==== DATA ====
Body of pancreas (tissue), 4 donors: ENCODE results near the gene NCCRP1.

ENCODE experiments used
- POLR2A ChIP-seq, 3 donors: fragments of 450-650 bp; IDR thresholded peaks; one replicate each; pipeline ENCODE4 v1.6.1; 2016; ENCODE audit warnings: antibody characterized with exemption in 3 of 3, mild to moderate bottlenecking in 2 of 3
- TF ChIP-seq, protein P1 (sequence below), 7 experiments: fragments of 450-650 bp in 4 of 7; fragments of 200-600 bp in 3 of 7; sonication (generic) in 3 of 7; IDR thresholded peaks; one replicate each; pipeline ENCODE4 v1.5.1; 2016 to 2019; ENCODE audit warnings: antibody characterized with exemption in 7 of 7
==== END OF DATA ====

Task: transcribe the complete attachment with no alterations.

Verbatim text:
Body of pancreas (tissue), 4 donors: ENCODE results near the gene NCCRP1.

ENCODE experiments used
- POLR2A ChIP-seq, 3 donors: fragments of 450-650 bp; IDR thresholded peaks; one replicate each; pipeline ENCODE4 v1.6.1; 2016; ENCODE audit warnings: antibody characterized with exemption in 3 of 3, mild to moderate bottlenecking in 2 of 3
- TF ChIP-seq, protein P1 (sequence below), 7 experiments: fragments of 450-650 bp in 4 of 7; fragments of 200-600 bp in 3 of 7; sonication (generic) in 3 of 7; IDR thresholded peaks; one replicate each; pipeline ENCODE4 v1.5.1; 2016 to 2019; ENCODE audit warnings: antibody characterized with exemption in 7 of 7